Article

Understanding normality: A qualitative analysis of breast cancer patients concepts of normality after mastectomy and reconstructive surgery

Peninsula Medical School, Exeter, UK.
Psycho-Oncology (Impact Factor: 4.04). 05/2011; 20(5):553-8. DOI: 10.1002/pon.1762
Source: PubMed

ABSTRACT As survival rates increase, many people have to adjust to life after cancer. This includes adjusting to life after surgery. While previous research suggests that patients commonly strive to be 'normal' after mastectomy and reconstructive surgery, research surrounding individual perceptions of normality is lacking.
The aim of this study was to explore concepts of normality within a sample of breast cancer patients eligible for reconstructive surgery following mastectomy.
A total of 35 semi structured interviews, with women who had undergone or were about to undergo breast reconstructive surgery following breast cancer, were analysed using thematic analysis.
Four main themes emerged from the data. Women referred to looking normal (appearance); being able to fulfil everyday activities (behaviour); adapting to a new normal (reconstructing normality); and not being ill (health). The importance placed on each area of normality differed between patients. Additionally, patients used different standards to anchor concepts of normality. These included individual standards, social standards and clinical standards.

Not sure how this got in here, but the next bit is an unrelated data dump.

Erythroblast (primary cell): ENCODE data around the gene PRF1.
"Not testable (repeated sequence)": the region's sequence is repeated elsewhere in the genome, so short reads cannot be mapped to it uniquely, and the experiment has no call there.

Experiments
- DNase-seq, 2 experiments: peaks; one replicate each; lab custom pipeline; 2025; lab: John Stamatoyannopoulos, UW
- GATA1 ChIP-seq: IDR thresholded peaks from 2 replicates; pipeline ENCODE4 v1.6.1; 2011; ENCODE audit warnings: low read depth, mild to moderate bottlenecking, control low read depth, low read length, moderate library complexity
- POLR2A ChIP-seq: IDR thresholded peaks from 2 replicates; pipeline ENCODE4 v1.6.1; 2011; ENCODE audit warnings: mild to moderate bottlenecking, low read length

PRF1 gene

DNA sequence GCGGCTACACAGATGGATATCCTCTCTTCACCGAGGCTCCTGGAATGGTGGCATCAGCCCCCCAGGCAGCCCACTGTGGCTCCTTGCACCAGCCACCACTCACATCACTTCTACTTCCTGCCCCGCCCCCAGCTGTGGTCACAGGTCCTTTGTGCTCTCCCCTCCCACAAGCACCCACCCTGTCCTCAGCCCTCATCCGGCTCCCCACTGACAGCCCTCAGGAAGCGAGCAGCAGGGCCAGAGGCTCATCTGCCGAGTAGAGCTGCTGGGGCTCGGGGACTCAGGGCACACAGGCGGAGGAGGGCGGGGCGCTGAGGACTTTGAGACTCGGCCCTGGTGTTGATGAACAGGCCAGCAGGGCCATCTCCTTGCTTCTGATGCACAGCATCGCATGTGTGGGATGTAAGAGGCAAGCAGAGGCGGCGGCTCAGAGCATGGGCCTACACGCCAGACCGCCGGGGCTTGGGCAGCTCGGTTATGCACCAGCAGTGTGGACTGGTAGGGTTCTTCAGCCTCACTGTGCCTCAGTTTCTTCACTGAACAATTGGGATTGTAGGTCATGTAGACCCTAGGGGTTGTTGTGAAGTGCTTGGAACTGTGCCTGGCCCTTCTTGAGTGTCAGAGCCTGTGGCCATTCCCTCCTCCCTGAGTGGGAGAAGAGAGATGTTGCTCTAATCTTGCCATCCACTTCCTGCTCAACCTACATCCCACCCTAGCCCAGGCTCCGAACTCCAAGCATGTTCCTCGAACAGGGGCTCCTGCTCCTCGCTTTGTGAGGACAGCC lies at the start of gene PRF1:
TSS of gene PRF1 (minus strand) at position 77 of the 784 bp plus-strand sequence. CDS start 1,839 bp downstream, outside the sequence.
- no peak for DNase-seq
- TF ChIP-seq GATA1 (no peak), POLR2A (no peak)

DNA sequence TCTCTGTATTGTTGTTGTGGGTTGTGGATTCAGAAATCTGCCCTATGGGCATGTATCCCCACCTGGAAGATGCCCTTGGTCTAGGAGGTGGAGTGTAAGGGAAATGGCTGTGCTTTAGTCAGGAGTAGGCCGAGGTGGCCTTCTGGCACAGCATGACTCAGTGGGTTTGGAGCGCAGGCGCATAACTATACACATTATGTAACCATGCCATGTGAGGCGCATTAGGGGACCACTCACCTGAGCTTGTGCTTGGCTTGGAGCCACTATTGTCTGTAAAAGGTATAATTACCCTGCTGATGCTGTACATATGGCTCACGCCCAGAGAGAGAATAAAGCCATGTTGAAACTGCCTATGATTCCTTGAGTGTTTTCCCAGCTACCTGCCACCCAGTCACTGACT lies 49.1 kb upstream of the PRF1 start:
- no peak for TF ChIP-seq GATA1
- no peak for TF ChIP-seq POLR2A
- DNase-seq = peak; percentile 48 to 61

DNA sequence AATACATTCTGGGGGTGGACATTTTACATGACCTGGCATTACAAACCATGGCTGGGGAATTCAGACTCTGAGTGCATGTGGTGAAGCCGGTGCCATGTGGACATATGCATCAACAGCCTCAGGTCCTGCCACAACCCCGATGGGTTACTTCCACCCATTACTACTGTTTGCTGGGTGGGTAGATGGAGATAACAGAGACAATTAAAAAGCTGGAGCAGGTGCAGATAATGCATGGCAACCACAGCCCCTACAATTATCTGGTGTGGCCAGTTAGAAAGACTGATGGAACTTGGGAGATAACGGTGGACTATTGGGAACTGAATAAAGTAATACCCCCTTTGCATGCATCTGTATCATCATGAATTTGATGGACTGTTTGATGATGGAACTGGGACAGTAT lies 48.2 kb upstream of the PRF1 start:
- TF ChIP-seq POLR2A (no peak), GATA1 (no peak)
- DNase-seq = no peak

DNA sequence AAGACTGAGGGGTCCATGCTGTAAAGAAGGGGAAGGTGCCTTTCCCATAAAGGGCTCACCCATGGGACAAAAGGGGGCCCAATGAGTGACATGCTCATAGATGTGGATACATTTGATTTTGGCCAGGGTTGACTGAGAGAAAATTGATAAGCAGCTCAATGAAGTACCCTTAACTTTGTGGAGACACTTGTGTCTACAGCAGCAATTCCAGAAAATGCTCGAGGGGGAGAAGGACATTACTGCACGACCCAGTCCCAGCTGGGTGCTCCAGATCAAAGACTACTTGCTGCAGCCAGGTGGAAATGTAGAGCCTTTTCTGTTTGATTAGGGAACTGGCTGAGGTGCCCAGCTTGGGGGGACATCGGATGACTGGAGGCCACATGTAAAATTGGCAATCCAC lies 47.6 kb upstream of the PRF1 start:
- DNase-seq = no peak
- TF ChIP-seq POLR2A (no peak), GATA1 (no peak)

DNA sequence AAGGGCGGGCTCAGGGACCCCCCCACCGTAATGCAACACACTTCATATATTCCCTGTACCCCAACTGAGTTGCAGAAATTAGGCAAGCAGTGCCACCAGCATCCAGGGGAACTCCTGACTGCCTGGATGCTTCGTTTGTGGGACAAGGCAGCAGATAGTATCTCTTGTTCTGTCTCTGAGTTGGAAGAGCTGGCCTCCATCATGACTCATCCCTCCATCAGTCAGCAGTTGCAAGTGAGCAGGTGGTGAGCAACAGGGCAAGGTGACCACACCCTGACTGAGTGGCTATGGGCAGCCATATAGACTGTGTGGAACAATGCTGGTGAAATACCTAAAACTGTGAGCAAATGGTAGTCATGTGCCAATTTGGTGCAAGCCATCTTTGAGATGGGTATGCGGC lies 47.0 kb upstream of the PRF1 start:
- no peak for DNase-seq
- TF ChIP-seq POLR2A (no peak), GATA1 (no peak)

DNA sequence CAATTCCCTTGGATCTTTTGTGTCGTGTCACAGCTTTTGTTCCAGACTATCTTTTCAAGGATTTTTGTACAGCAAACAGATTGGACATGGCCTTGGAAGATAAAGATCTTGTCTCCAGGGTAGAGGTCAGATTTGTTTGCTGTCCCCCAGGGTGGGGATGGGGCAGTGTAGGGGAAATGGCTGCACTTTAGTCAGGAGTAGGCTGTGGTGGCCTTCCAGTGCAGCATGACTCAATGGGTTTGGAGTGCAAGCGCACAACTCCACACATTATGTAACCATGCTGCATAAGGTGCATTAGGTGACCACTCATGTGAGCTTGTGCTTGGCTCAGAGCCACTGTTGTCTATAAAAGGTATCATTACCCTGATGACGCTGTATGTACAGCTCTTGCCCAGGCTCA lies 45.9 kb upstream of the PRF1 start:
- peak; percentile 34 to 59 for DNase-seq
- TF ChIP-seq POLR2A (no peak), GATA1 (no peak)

The results indicate that although there are commonalities between patients' concepts of normality, it is important for health care professionals to recognise potential individual differences. This may usefully aid communication and help to manage expectations among patients considering surgical options.

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    • "Indeed, Duggal and colleagues also reported that body image appeared to be more motiving than sexuality or femininity for many women who decided to undergo reconstruction. However, regaining a sense of normalcy may also be an important motivator for BC patients who have undergone or who will undergo breast reconstruction and who have defined normalcy as including " looking normal " (Denford, Rubin, & Pusic, 2011). Other researchers have constructed a grounded theory model of the role of breast reconstruction in women's self-image following BC (McKean, Newman, & Adair, 2013), supporting the notion that breast reconstruction might largely be about reconstructing one's sense of normal. "
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    • "Recent research has indicated a relationship between breast reconstruction surgery and sense of normality. Denford et al. (2011) explored the concept of normality within women who were awaiting or had already undergone breast reconstruction surgery. The women considered surgery to relate to normality in: their physical appearance, ability to perform daily behaviours, 'adapting to a new normal' and health status. "
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